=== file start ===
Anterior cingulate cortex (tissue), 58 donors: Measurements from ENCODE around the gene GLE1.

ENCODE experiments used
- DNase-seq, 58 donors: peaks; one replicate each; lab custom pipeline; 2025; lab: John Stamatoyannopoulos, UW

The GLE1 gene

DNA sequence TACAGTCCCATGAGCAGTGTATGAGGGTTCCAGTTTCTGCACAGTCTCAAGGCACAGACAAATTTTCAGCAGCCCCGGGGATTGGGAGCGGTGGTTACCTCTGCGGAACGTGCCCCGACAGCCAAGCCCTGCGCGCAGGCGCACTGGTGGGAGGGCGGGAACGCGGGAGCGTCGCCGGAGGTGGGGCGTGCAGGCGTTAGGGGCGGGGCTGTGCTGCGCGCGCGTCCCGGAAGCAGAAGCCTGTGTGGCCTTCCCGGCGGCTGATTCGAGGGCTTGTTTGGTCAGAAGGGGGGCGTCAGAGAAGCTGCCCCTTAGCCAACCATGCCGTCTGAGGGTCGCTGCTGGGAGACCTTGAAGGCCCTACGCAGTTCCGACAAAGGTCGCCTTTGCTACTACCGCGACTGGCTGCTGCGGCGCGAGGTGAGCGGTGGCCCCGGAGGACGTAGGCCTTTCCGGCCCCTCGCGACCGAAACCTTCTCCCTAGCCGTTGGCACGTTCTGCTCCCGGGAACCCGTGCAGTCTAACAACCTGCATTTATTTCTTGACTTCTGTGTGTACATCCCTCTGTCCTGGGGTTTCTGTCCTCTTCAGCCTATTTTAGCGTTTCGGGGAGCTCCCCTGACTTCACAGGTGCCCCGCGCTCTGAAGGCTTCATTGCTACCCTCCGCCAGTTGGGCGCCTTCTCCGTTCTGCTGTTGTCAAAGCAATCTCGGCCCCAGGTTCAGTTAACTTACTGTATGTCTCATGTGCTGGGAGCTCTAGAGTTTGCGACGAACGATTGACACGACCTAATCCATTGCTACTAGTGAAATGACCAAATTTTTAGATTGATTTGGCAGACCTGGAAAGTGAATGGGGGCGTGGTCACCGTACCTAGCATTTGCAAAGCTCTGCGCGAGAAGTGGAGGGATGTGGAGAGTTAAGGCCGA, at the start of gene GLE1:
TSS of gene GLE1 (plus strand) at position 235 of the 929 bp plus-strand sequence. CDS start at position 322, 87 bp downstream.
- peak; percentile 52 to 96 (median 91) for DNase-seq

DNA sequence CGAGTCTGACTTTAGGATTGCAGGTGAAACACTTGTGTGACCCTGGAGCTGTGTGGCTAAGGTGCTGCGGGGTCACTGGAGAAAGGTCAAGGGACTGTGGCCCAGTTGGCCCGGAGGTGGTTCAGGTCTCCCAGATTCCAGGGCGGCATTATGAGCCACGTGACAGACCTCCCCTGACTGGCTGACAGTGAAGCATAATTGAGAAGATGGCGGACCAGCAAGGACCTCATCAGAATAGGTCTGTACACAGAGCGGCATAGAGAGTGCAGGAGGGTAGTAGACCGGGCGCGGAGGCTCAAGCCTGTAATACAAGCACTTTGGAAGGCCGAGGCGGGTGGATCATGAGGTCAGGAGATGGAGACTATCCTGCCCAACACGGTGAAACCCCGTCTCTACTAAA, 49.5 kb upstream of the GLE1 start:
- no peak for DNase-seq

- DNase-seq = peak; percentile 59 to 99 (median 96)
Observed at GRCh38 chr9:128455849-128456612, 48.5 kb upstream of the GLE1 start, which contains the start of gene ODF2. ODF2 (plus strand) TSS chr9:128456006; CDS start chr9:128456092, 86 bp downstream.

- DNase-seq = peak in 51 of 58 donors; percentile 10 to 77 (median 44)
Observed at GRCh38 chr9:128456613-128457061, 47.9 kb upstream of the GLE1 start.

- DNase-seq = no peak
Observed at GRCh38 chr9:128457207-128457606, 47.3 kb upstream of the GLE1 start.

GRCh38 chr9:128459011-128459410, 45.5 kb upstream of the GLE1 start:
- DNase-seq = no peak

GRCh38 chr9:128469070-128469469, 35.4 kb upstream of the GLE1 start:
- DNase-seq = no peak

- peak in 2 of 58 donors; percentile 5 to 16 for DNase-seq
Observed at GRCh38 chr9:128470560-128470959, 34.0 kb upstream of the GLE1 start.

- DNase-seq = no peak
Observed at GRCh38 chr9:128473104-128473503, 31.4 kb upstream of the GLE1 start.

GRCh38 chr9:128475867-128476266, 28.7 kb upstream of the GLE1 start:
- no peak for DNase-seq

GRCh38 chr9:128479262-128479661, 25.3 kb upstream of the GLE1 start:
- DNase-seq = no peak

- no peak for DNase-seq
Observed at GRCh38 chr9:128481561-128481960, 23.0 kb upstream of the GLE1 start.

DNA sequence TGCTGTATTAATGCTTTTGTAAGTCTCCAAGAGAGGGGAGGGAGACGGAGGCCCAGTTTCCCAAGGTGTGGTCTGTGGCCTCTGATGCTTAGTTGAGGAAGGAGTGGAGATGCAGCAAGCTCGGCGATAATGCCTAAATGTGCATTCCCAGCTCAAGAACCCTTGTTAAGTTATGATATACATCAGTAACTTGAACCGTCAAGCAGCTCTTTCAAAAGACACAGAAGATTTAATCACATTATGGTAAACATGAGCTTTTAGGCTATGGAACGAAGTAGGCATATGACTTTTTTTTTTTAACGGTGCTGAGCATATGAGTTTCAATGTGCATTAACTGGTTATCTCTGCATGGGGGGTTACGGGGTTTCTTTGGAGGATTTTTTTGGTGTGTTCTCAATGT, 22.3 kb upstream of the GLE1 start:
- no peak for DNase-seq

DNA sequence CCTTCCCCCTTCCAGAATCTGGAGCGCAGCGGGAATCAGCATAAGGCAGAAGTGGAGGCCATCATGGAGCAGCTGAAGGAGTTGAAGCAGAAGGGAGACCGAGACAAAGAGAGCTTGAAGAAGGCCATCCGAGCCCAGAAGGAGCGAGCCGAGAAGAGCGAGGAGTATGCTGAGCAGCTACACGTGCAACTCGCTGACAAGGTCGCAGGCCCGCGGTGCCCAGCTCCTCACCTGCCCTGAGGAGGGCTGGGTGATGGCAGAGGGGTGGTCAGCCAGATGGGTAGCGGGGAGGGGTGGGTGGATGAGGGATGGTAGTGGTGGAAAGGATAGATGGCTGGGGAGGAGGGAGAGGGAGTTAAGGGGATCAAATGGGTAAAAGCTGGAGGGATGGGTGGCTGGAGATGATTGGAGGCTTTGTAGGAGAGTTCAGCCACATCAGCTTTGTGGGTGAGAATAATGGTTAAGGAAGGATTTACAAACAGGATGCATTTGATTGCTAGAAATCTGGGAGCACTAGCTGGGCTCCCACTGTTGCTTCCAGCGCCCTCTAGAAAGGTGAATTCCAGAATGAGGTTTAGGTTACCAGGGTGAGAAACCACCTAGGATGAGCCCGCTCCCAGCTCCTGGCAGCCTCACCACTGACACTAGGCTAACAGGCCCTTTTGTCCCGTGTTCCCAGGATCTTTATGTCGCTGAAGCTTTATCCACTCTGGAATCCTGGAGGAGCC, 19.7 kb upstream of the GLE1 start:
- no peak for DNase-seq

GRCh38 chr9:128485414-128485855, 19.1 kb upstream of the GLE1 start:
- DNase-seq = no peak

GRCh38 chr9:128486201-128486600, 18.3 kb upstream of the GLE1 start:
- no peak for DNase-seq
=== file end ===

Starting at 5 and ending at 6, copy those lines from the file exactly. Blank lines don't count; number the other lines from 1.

DNA sequence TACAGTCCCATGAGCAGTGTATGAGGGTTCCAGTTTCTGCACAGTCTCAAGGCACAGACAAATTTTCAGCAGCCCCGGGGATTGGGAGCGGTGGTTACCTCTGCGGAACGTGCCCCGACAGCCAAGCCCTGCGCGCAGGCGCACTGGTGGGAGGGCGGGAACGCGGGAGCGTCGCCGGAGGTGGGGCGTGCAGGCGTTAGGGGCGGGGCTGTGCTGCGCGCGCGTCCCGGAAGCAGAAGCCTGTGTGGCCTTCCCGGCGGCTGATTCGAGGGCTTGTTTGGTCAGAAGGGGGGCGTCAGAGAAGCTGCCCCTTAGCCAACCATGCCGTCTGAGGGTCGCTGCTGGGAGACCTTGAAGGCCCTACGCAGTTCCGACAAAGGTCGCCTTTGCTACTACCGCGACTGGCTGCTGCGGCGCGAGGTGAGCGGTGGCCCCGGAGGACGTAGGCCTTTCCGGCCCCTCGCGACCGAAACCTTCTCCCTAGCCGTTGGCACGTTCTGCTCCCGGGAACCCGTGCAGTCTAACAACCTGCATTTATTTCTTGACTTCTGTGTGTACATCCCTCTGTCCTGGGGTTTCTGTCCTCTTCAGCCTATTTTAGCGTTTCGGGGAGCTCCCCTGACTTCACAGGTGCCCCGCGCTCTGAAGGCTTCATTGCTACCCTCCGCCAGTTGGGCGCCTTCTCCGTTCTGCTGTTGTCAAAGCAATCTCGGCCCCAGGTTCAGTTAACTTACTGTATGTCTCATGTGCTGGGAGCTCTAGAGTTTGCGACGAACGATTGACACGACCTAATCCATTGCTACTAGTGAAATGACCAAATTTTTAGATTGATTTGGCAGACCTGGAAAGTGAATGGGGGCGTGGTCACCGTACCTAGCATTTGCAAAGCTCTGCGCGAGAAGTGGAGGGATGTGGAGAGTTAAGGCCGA, at the start of gene GLE1:
TSS of gene GLE1 (plus strand) at position 235 of the 929 bp plus-strand sequence. CDS start at position 322, 87 bp downstream.